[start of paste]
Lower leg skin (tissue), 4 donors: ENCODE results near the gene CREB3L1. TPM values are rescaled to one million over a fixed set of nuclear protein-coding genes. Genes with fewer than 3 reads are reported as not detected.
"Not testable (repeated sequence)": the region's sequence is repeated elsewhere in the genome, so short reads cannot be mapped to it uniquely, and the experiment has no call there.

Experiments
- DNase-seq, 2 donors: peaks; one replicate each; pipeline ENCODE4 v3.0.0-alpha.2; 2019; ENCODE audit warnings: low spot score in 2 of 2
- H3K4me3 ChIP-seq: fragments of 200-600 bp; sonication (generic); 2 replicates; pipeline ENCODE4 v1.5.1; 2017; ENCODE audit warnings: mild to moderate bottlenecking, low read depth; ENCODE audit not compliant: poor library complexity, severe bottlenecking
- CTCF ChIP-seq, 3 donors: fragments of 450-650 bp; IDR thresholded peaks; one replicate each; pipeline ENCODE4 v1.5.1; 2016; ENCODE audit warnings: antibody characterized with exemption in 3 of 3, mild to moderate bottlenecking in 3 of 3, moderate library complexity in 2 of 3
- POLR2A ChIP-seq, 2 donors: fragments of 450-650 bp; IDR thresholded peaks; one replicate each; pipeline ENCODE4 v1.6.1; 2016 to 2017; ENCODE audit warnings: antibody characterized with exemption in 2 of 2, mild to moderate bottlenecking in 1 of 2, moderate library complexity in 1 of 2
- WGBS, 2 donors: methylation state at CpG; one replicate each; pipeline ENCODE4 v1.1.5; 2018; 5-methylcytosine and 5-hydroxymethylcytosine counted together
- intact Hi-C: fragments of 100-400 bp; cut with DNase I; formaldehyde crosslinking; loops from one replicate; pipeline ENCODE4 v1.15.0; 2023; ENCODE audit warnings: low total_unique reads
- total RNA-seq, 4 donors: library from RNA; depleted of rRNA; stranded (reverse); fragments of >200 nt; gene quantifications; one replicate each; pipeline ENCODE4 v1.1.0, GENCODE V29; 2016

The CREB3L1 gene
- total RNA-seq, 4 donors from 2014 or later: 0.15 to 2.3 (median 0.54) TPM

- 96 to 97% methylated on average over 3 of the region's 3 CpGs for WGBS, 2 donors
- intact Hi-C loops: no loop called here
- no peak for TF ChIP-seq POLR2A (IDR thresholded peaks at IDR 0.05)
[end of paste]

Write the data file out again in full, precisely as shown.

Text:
Lower leg skin (tissue), 4 donors: ENCODE results near the gene CREB3L1. TPM values are rescaled to one million over a fixed set of nuclear protein-coding genes. Genes with fewer than 3 reads are reported as not detected.
"Not testable (repeated sequence)": the region's sequence is repeated elsewhere in the genome, so short reads cannot be mapped to it uniquely, and the experiment has no call there.

Experiments
- DNase-seq, 2 donors: peaks; one replicate each; pipeline ENCODE4 v3.0.0-alpha.2; 2019; ENCODE audit warnings: low spot score in 2 of 2
- H3K4me3 ChIP-seq: fragments of 200-600 bp; sonication (generic); 2 replicates; pipeline ENCODE4 v1.5.1; 2017; ENCODE audit warnings: mild to moderate bottlenecking, low read depth; ENCODE audit not compliant: poor library complexity, severe bottlenecking
- CTCF ChIP-seq, 3 donors: fragments of 450-650 bp; IDR thresholded peaks; one replicate each; pipeline ENCODE4 v1.5.1; 2016; ENCODE audit warnings: antibody characterized with exemption in 3 of 3, mild to moderate bottlenecking in 3 of 3, moderate library complexity in 2 of 3
- POLR2A ChIP-seq, 2 donors: fragments of 450-650 bp; IDR thresholded peaks; one replicate each; pipeline ENCODE4 v1.6.1; 2016 to 2017; ENCODE audit warnings: antibody characterized with exemption in 2 of 2, mild to moderate bottlenecking in 1 of 2, moderate library complexity in 1 of 2
- WGBS, 2 donors: methylation state at CpG; one replicate each; pipeline ENCODE4 v1.1.5; 2018; 5-methylcytosine and 5-hydroxymethylcytosine counted together
- intact Hi-C: fragments of 100-400 bp; cut with DNase I; formaldehyde crosslinking; loops from one replicate; pipeline ENCODE4 v1.15.0; 2023; ENCODE audit warnings: low total_unique reads
- total RNA-seq, 4 donors: library from RNA; depleted of rRNA; stranded (reverse); fragments of >200 nt; gene quantifications; one replicate each; pipeline ENCODE4 v1.1.0, GENCODE V29; 2016

The CREB3L1 gene
- total RNA-seq, 4 donors from 2014 or later: 0.15 to 2.3 (median 0.54) TPM

- 96 to 97% methylated on average over 3 of the region's 3 CpGs for WGBS, 2 donors
- intact Hi-C loops: no loop called here
- no peak for TF ChIP-seq POLR2A (IDR thresholded peaks at IDR 0.05)